Hundreds of protestors rallied outside the Durham, N.C., courthouses Thursday and attempted to surrender to police for destroying a Confederate statue.
Participants viewed the demonstration as a symbolic act of protest against the illegality of destroying Confederate statues, the Huffington Post reported. While as many as 50 attempted to turn themselves in, only some were actually present at the statue’s destruction. Police declined to arrest any of the protesters aside from three who had outstanding warrants, bringing the total number of people arrested for destroying the statue to eight.
“The history of these monuments, specifically when and why they were created, tells us clearly that they weren’t intended to commemorate the history of the Confederacy,” city council member Jillian Johnson told HuffPost. “But rather to send a message of white supremacy and intimidation to black people during Jim Crow. There is no way to keep these statues in public spaces without continuing to send that message.”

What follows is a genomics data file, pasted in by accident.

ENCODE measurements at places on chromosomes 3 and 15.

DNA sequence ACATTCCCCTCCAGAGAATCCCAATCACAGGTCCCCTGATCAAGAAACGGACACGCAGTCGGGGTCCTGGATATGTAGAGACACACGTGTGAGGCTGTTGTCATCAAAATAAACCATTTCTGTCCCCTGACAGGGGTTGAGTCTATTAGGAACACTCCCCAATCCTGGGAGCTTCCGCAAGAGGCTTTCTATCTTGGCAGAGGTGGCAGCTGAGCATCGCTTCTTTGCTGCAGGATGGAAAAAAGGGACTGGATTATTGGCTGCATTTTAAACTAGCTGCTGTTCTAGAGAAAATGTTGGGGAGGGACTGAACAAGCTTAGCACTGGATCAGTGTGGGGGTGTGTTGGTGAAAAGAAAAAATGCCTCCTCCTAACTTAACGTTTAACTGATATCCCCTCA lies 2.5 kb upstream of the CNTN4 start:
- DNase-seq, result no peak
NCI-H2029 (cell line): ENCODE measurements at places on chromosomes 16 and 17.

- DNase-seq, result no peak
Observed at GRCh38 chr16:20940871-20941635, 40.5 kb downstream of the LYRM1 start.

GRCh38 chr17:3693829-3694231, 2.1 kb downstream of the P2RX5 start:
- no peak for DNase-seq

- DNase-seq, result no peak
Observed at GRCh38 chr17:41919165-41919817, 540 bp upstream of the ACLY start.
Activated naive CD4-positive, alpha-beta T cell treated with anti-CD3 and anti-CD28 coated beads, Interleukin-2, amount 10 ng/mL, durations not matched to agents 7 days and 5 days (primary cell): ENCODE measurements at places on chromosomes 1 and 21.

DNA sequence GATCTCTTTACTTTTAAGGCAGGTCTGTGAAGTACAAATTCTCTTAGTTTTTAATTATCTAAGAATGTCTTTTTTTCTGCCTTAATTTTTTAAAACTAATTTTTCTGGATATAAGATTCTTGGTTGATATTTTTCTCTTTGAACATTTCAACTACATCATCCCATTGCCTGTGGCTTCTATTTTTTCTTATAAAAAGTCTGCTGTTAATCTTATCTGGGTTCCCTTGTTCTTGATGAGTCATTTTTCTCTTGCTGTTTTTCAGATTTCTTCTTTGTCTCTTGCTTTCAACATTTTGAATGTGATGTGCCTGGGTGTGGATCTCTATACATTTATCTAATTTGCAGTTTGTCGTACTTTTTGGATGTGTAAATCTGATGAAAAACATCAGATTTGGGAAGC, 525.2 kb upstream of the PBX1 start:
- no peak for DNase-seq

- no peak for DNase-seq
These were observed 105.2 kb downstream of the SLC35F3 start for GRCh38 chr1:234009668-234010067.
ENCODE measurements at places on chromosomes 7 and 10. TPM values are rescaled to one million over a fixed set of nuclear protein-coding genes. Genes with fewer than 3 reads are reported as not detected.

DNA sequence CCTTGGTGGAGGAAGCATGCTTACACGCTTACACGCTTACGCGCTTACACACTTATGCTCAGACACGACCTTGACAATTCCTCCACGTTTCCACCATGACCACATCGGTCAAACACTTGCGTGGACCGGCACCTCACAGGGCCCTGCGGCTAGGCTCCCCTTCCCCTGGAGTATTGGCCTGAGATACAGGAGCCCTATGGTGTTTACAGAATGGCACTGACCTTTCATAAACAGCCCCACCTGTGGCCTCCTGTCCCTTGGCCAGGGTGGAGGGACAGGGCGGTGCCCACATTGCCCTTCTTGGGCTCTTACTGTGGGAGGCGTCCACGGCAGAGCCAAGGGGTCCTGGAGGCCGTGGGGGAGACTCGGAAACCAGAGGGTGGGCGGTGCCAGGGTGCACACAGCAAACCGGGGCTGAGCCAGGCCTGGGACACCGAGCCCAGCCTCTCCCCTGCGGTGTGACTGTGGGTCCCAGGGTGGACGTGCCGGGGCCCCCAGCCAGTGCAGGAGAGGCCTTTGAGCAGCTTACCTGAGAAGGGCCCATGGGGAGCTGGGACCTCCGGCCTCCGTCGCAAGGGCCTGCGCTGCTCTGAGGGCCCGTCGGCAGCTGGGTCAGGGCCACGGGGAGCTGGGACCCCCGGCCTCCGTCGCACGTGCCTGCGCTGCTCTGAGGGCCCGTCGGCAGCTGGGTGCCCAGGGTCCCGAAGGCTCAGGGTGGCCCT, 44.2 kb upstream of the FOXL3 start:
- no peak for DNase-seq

Police blocked the surrendering group from entering the jail and forced them to leave the courthouse when the fire marshal declared the indoor protest a fire hazard. Johnson told HuffPost that police were “targeting specific people,” despite many of the protestors being complicit in the destruction of government property Monday.
As of Friday, Police have arrested eight people throughout the week for destroying the statue. Those arrested received felony charges for inciting and participating in a riot and misdemeanor charges for destroying public and private property, according to a police statement.(RELATED: Woman Who Destroyed Durham Confederate Statue Is Pro-North Korea Marxist)
“All of us are willing to share the cost of our freedom,” Protest organizer Serena Sebring told reporters. “All of us are here, and we are willing to take whatever responsibility, whatever consequences come along with the removal of that statue.”
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